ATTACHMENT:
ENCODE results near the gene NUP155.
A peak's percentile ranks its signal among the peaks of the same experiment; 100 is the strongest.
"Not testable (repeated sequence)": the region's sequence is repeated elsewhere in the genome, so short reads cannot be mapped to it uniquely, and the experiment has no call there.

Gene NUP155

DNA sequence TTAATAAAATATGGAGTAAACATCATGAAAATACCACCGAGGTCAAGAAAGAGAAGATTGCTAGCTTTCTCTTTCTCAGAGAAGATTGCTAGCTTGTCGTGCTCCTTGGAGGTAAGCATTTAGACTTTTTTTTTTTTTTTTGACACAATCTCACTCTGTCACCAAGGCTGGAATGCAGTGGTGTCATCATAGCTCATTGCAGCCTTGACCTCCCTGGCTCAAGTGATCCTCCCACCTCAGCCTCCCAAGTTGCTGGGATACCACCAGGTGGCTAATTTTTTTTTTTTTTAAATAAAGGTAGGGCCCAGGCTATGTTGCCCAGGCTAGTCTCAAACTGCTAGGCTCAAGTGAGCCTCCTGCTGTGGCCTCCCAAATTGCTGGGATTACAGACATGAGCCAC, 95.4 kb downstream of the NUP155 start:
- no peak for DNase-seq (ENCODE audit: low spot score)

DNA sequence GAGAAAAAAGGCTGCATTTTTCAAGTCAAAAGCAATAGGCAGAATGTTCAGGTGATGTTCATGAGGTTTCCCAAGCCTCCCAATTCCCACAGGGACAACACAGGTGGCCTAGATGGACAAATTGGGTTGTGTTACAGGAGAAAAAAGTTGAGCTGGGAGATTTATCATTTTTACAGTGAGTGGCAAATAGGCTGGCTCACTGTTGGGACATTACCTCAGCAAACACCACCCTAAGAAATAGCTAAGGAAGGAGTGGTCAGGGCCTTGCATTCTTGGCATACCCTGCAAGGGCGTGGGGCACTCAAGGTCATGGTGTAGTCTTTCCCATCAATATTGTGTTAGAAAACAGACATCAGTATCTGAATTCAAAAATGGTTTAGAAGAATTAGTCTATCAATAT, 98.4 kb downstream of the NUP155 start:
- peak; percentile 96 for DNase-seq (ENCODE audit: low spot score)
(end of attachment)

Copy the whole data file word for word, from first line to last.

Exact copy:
ENCODE results near the gene NUP155.
A peak's percentile ranks its signal among the peaks of the same experiment; 100 is the strongest.
"Not testable (repeated sequence)": the region's sequence is repeated elsewhere in the genome, so short reads cannot be mapped to it uniquely, and the experiment has no call there.

Gene NUP155

DNA sequence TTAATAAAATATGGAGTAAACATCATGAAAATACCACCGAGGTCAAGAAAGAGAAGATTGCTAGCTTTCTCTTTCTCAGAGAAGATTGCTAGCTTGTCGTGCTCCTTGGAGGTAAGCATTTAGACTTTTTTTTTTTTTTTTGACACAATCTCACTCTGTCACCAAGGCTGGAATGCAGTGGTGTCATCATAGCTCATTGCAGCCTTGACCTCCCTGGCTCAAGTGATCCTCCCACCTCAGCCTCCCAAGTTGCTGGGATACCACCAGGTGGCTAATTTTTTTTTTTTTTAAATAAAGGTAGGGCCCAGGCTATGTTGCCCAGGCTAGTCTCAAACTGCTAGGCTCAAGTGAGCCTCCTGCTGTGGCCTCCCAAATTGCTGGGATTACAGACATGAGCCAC, 95.4 kb downstream of the NUP155 start:
- no peak for DNase-seq (ENCODE audit: low spot score)

DNA sequence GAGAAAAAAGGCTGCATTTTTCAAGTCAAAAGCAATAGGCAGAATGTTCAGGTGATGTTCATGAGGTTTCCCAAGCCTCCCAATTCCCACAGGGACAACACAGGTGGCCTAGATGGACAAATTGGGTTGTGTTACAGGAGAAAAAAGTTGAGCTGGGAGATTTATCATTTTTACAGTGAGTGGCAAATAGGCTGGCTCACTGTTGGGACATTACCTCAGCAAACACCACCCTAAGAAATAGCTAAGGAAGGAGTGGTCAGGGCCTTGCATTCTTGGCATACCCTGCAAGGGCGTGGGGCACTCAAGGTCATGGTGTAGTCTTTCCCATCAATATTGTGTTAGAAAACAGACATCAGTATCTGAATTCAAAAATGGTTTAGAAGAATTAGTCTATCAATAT, 98.4 kb downstream of the NUP155 start:
- peak; percentile 96 for DNase-seq (ENCODE audit: low spot score)